construct - draw with suitable instruments and under specified conditions; "construct an equilateral triangle"
inscribe - draw within a figure so as to touch in as many places as possible
circumscribe - to draw a geometric figure around another figure so that the two are in contact but do not intersect
truncate - replace a corner by a plane
congruent - coinciding when superimposed
incongruent - not congruent
Translations
هندسَه
geometrie
geometri
geomeetria
geometria
גאומטריה
रेखा गणित
geometrija
mértangeometria
rúmfræîi
幾何学
기하학
geometrijageometrinisgeometriškai
ģeometrija
geometria
geometrija
geometri

geometry

[dʒɪˈɒmɪtrɪ] Ngeometría f

geometry

[dʒiˈɒmɪtri] n
(MATHEMATICS)géométrie f
(= layout) [thing, place] → géométrie f

geometry

n (Math) → Geometrie f; geometry set (→ Zirkelkasten mmit) → Zeichengarnitur f

geometry

[dʒɪˈɒmɪtrɪ] ngeometria

geometry

(dʒiˈomətri) noun
a branch of mathematics dealing with the study of lines, angles etc. He is studying geometry.
geometric(al) (dʒiəˈmetrik(əl)) adjective
made up of lines, circles etc and with a regular shape. a geometrical design on wallpaper.
ˌgeoˈmetrically adverb
References in classic literature ?
It was in the left hand try-pot of the Pequod, with the soapstone diligently circling round me, that I was first indirectly struck by the remarkable fact, that in geometry all bodies gliding along the cycloid, my soapstone for example, will descend from any point in precisely the same time.
He spoke simply, and utterly without emotion; with the manner of a teacher setting forth to a group of scholars an axiom in geometry, he would enunciate such propositions as made the hair of an ordinary person rise on end.
Their houses are very ill built, the walls bevil, without one right angle in any apartment; and this defect arises from the contempt they bear to practical geometry, which they despise as vulgar and mechanic; those instructions they give being too refined for the intellects of their workmen, which occasions perpetual mistakes.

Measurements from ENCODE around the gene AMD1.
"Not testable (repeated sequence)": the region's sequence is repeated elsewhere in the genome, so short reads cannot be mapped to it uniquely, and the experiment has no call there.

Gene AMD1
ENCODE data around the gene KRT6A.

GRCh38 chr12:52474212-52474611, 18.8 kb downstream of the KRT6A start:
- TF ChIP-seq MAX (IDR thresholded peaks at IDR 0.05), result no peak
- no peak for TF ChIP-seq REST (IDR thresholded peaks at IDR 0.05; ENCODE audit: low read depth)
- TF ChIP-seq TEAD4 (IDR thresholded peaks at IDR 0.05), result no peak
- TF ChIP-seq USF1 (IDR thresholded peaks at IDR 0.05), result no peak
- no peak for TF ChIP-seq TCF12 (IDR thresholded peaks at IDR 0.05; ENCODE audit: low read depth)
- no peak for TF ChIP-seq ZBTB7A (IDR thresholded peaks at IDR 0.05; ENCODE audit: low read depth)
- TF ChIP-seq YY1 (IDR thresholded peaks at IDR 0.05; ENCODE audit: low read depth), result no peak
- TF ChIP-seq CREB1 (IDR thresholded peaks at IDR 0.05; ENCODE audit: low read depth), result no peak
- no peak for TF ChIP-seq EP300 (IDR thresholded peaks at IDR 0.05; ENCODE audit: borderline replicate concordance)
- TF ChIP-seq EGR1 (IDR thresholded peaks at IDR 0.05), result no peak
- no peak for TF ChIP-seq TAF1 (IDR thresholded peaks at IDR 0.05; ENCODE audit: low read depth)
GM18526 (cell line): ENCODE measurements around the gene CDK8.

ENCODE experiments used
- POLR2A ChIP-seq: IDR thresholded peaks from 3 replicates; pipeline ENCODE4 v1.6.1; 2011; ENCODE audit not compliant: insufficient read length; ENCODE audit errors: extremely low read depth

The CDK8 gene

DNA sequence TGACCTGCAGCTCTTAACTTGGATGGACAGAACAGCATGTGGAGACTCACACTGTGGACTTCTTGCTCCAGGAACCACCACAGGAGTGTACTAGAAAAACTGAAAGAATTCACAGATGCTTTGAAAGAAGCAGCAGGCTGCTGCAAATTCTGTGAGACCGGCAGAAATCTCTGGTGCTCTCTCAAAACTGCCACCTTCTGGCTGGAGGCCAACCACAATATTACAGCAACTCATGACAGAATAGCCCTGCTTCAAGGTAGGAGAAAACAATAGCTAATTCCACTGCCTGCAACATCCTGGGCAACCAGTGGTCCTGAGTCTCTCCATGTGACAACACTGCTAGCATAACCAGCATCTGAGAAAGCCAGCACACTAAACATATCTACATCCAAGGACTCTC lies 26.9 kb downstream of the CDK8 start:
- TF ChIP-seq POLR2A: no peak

Likewise, in the island of Sicily, there have been found leg-bones and arm-bones so large that their size makes it plain that their owners were giants, and as tall as great towers; geometry puts this fact beyond a doubt.
Accordingly, seeing that our senses sometimes deceive us, I was willing to suppose that there existed nothing really such as they presented to us; and because some men err in reasoning, and fall into paralogisms, even on the simplest matters of geometry, I, convinced that I was as open to error as any other, rejected as false all the reasonings I had hitherto taken for demonstrations; and finally, when I considered that the very same thoughts(presentations) which we experience when awake may also be experienced when we are asleep, while there is at that time not one of them true, I supposed that all the objects (presentations) that had ever entered into my mind when awake, had in them no more truth than the illusions of my dreams.
Of this nature are the maxims in geometry, that "the whole is greater than its part; things equal to the same are equal to one another; two straight lines cannot enclose a space; and all right angles are equal to each other.
The meanest mathematician in Spaceland will readily believe me when I assert that the problems of life, which present themselves to the well-educated -- when they are themselves in motion, rotating, advancing or retreating, and at the same time attempting to discriminate by the sense of sight between a number of Polygons of high rank moving in different directions, as for example in a ball-room or conversazione -- must be of a nature to task the angularity of the most intellectual, and amply justify the rich endowments of the Learned Professors of Geometry, both Static and Kinetic, in the illustrious University of Wentbridge, where the Science and Art of Sight Recognition are regularly taught to large classes of the ELITE of the States.
The geometry, for instance, they taught you at school is founded on a misconception.
Dantes possessed a prodigious memory, combined with an astonishing quickness and readiness of conception; the mathematical turn of his mind rendered him apt at all kinds of calculation, while his naturally poetical feelings threw a light and pleasing veil over the dry reality of arithmetical computation, or the rigid severity of geometry.
For in sciences which use demonstration there is that which is prior and that which is posterior in order; in geometry, the elements are prior to the propositions; in reading and writing, the letters of the alphabet are prior to the syllables.
Quitting this land, we soon arrived at another in which the bees and the birds are mathematicians of such genius and erudition, that they give daily instructions in the science of geometry to the wise men of the empire.
I am sorry if it sounds like a lecture on geometry, but--"